The Johnny Dawkins era of Cardinal basketball is over.
Naturally, the minds of Stanford Cardinal fans quickly move to wonder who will be the new head of the men's program in Maples.
Stanford Athletic Director Bernard Muir is a basketball guy. Muir played at Brown University. Following his college career, Muir was the assistant director of the Division I Men's Basketball Championship for 7 years before becoming the director of operations for the NCAA Tournament for 2 years. All this is to say that it is fair to assume Muir is very connected in the world of college basketball.
Stanford has its unique requirement of finding a coach that fits the mold of the most successful athletic department in the country. A standard of excellence, one that was once upheld on The Farm in Men's Hoops, is expected on the court without surrendering the rigorous academic demands placed upon the student-athletes. Few coaches have had to operate under these or similar conditions that are found at Stanford.
As such, it is natural to look to qualified coaching candidate that have ties to Stanford and understand the culture on The Farm. So, lets look at candidates with a connection to Stanford.
Russell Turner - UC-Irvine head coach
Before his time at Stanford, Turner was an assistant at Wake Forest. At Wake Forest, his teams qualified for the post-season all 6 seasons.
Russell Turner was an assistant at Stanford under Mike Montgomery from 2000-04. Stanford was very successful during this 4-season stretch. The Cardinal won two conference championships, one conference tournament, and qualified and advanced in the NCAA tournament in each season. The furthest run was to the Elite Eight. In two of those seasons, Stanford enjoyed a #1 ranking in the country.
Turner followed Montgomery to the Golden State Warriors from 2004-06. Turner was retained as an assistant when Don Nelson took over as head man for the Warriors in 2006-2010.
Following his stint in the NBA, Turner was hired to coach at UC-Irvine. Turner has led the Anteaters over the past 6 seasons accruing a record of 115-89. Turner's squads have won the Big West Conference twice in the past 3 seasons. In addition, they also won the Big West Conference Tournament in 2014-15. Turner had led the Anteaters to their first ever NCAA Tournament. They were awarded a 13-seed and were narrowly defeated by 4-seed Louisville, 57-55.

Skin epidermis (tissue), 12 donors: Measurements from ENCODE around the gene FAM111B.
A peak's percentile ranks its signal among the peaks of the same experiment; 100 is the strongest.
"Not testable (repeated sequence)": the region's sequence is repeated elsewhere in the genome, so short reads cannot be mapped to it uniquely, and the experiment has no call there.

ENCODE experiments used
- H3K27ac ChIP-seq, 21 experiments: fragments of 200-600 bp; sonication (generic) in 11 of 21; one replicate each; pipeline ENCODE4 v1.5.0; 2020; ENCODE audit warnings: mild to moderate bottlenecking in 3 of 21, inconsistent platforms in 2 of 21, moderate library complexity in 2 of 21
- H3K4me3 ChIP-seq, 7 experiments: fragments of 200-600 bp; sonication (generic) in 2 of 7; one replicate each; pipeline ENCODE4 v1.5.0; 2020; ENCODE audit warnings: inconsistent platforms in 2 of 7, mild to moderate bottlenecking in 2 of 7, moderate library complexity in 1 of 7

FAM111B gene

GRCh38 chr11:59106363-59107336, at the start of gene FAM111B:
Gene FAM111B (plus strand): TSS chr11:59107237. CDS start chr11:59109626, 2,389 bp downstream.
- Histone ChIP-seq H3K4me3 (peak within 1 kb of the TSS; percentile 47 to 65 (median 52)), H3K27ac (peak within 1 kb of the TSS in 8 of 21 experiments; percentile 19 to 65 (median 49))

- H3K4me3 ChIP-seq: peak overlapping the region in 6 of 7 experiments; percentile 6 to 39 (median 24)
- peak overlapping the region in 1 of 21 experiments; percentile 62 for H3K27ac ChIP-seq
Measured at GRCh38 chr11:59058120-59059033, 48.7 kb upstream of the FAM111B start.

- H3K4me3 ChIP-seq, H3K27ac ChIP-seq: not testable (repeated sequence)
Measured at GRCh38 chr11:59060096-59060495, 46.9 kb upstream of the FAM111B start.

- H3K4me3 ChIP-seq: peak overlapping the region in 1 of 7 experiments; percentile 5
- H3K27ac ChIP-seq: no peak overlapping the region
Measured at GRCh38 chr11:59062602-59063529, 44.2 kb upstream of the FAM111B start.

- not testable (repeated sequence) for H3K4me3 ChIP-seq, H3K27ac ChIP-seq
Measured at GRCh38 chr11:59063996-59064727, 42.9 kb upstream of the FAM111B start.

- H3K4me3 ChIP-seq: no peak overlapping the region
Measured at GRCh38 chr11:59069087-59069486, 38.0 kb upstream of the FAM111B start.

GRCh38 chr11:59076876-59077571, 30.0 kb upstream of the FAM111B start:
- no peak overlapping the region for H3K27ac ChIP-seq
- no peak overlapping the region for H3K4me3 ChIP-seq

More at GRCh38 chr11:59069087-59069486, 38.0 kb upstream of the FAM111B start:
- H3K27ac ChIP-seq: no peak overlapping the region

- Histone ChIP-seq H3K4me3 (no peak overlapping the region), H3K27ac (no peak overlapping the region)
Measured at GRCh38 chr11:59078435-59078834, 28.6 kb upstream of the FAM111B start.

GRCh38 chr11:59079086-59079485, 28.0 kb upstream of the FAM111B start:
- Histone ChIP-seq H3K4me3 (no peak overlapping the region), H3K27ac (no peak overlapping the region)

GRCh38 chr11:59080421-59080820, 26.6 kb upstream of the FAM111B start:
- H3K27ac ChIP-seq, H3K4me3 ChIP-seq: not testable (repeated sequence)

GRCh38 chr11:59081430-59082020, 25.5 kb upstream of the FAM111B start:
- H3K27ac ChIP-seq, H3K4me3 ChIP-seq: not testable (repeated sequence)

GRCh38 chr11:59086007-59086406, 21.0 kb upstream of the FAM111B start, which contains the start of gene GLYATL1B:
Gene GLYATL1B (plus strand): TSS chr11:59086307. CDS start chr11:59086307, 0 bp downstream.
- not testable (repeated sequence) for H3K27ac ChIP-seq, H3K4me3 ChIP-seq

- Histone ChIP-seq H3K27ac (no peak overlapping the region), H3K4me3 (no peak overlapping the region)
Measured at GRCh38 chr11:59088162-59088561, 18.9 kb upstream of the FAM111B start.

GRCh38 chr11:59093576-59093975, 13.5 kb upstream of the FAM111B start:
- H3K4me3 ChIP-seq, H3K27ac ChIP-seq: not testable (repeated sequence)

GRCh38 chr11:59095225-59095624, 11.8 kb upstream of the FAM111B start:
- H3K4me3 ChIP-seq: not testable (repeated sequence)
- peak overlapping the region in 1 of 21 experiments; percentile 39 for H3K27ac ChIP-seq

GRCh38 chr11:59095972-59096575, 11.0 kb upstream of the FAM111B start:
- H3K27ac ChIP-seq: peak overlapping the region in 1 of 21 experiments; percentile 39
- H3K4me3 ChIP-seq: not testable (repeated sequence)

Turner wouldn't be a "flashy" hire, but there is good reason to believe that he would be effective as Stanford's head coach.
Jarron Collins - Golden State Warriors assistant coach
Collins was a 2-time All-American as a player at Stanford. Collins went on to play 10 season in the National Basketball Association.
Collins is relatively new to the world of coaching. In 2013, Collins worked as a scout for the Los Angeles Clippers. In 2014, Steve Kerr hired Collins to the staff at the Golden State Warrior where he initially served as a player development coach. In 2015, he was promoted to the position of assistant coach by the Warriors. Since Collins arrival for the Dubs, Golden State won a NBA title and are currently putting together one of the greatest seasons in the history of basketball.
Collins is currently solely focused on helping Golden State repeat as champions. However, if he could bring any of the offensive principles and excitement for the Warriors to Maples, it would be wonderful.
Mark Madsen - Los Angeles Lakers assistant coach
Madsen was a 2-time All-American when he played at Stanford. With his leadership, his Cardinal team made a run to the Final Four. The Mad Dog went on to play 9 season in the NBA where he won 2 championships with the Los Angeles Lakers.
Madsen has 5 seasons of coaching experience. He started as an assistant coach to the now defunct D-League team the Utah Flash in 2009-2010. Madsen returned to Palo Alto in 2012-13 season and served as an assistant coach for the Cardinal. During his one year return, he became a menace in the Stanford intramural program. Madsen took a head coaching job for the Developmental League team the Los Angeles D-Fenders in 2013, but before the season began he was hired by the LA Lakers as a player development coach. Madsen has since been promoted and currently serves as an assistant coach for the Lakers.
Trent Johnson - recently fired from TCU as head coach